The Kagyu ("oral transmission") school of Tibetan Buddhism traces its origins to Tilopa (968-1069), a tantric master of India. Tilopa is credited with developing a meditation method called Mahamudra that would become a foundational practice of Kagyu.
One of Tilopa's disciples was named Naropa (956-1041). By this time Buddhism had become firmly established in Tibet, and Tibetans were traveling to India to seek out teachers. Among those who studied with Naropa was a lay student named Marpa Lotsawa (1012-1097), sometimes called Marpa the Translator.
The intrepid Marpa made three trips to India and eventually received all of Naropa's teachings, becoming one of his dharma heirs. He spent the rest of his life in Tibet, giving teachings and transmissions and translating Buddhist scriptures into Tibetan.
Marpa's most famous student was Jetsun Milarepa (1052--1135). Milarepa would become one of Tibet's greatest poets and yogis, and his life became one of Tibet's favorite epic stories.
In brief, Milarepa studied with a sorcerer and mastered black magic in his youth. But he repented and sought out Marpa for teaching. Milarepa mastered the teachings and realized great enlightenment.
One of Milarepa's students, Gampopa Sonam Rinchen (1079-1153), is generally credited with founding the Dakpo Kagyu school, which is the main Kagyu tradition and usually just called "Kagyu." Gampopa had mastered another tantric system called Kadampa, and his synthesis of Kadampa and Mahamudra became the basis of Kagyu practice. Let's look briefly at each.
Mahamudra means "great seal" or "great symbol." Mahamudra is a combination of practices, including meditation and tantra yoga, focusing on the nature of mind. Mahamudra is especially dedicated to direct insight into sunyata, emptiness.
Thubten Yeshe said, "Mahāmudrā means absolute seal, totality, unchangeability. Sealing something implies that you cannot destroy it. Mahāmudrā was not created or invented by anybody; therefore it cannot be destroyed. It is absolute reality."
Atisha (980-1054) was a renowned scholar of India who came to Tibet at the request of a Tibetan prince, Jangchup O. Atisha had a profound influence on the monastic traditions of Tibet and how tantra yoga would be taught and practiced for generations to come. His disciples, who preached Atisha's teachings far and wide, came to be called kadampas -- in Tibetan, ka refers to the Buddha's scriptures, and dam to the advice of Atisha.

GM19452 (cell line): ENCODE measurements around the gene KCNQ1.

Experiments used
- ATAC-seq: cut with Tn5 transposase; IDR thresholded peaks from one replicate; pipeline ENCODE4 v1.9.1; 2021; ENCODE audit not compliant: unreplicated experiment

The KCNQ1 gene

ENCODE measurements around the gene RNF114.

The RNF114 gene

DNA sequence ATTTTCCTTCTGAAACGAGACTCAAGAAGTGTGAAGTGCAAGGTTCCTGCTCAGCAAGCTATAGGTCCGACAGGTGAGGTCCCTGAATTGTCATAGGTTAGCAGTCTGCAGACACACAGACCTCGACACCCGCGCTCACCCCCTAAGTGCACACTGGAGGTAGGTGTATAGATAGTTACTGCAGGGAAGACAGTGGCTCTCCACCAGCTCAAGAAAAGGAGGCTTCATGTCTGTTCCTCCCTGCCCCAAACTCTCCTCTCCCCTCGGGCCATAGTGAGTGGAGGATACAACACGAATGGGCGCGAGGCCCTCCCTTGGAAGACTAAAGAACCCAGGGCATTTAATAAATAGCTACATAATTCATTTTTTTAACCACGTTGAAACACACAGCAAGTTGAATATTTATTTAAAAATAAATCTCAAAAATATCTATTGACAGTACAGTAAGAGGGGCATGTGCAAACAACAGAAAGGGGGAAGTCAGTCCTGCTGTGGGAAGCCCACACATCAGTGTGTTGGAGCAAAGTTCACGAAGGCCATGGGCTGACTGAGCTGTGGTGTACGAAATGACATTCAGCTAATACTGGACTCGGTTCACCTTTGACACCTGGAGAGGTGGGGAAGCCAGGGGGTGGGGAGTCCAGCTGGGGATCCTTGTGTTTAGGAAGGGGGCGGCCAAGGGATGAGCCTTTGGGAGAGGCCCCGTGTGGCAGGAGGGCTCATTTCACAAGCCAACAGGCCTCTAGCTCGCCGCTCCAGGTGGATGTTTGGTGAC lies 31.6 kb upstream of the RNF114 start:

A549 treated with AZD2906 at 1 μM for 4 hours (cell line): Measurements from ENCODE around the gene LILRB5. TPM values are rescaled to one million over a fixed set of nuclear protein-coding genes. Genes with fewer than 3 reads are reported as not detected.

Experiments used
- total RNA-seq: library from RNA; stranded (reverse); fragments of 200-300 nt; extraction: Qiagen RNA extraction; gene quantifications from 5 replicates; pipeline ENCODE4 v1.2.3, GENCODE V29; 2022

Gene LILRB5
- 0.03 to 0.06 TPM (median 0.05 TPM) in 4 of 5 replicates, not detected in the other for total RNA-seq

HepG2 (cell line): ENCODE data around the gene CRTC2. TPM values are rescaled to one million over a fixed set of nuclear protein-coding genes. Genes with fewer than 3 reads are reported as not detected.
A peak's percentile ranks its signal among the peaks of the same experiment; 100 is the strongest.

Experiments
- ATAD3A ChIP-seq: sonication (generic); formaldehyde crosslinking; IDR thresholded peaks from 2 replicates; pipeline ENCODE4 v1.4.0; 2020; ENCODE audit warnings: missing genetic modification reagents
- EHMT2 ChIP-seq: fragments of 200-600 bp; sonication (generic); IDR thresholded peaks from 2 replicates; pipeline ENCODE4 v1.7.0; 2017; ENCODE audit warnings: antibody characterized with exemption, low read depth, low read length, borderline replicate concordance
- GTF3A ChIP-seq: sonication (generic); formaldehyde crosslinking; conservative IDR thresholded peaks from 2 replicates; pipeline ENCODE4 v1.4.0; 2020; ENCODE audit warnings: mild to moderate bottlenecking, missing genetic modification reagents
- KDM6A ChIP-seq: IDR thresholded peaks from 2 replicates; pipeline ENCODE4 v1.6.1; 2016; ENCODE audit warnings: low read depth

The practices taught by the kadampas were calibrated to replace selfish desires with selfless compassion. For example, the kapampas were the first to teach tonglen, a meditation practice in which one takes in all the suffering of the world while sending out happiness to all beings.
Kadampa as a distinctive tradition ceased to exist in the 16th century, but this was not before its teachings were absorbed into all schools of Tibetan Buddhism.
Note that a new school calling itself the New Kadampa Tradition is not connected, at least not more than all other Tibetan schools, to the original Kadampa.
Kagyu Transmission Lineages
Let's go back to Milarepa's disciple Gampopa, founder of Dakpo Kagyu. Four disciples of Gampopa founded the four major transmission lineages of Kagyu: Barom Kagyu, Phaktru Kagyu, Karma Kagyu, and Tsalpa Kagyu.
These lineages have many active sub-lineages. Note that the Phaktru Drukpa lineage was adopted as the state religion of Bhutan, and the King of Bhutan serves as its head.
In addition to these, two other lineages with somewhat different histories are considered part of the Kagyu tradition but not the Dakpo Kagyu founded by Gampopa.
Shangpa Kagyu was founded by a yogi named Khyungpo Nyaljor (978-1079). Like Marpa, he traveled to India for teaching, and one of his 150 teachers was Niguma, the consort of Naropa. Like Gampopa, Khyungpo Nyaljor combined Kadampa and Mahamudra practices.
Rechung Kagyu was founded by a yogi named Rechung Dorje Drakpa, or Rechungpa. Rechungpa was a student of Milarepa, and his lineage was separate from those of Gampopa. Rechung Kagyu no longer exists as a separate lineage, however.
Most of the masters of Kagyu lineages escaped Tibet in the 1950s after the Chinese invasion. They established new monasteries in India, Nepal, and Bhutan.
The Karmapa Controversy
For centuries the Karmapa Lama had been the head of the Karma Kagyu school. The Karmapas are the first and oldest lineage of tulkus, or reborn masters. The first Karmapa was Dusum Khyenpa (1110-1193), a disciple of Gampopa who founded Karma Kagyu. At the request of His Holiness the 14th Dalai Lama, the Karmapa is now the head of the entire Kagyu school.
The lama most commonly acknowledged to be the current (17th) Karmapa is His Holiness Ogyen Trinley Dorje. However, a significant faction of Karma Kagyu insists another young man, Trinlay Thaye Dorje, is the real 17th Karmapa. And a smaller group says both men are the reborn Karmapa. The controversy threatens to tear Karma Kagyu apart, and at the moment there is no resolution in sight.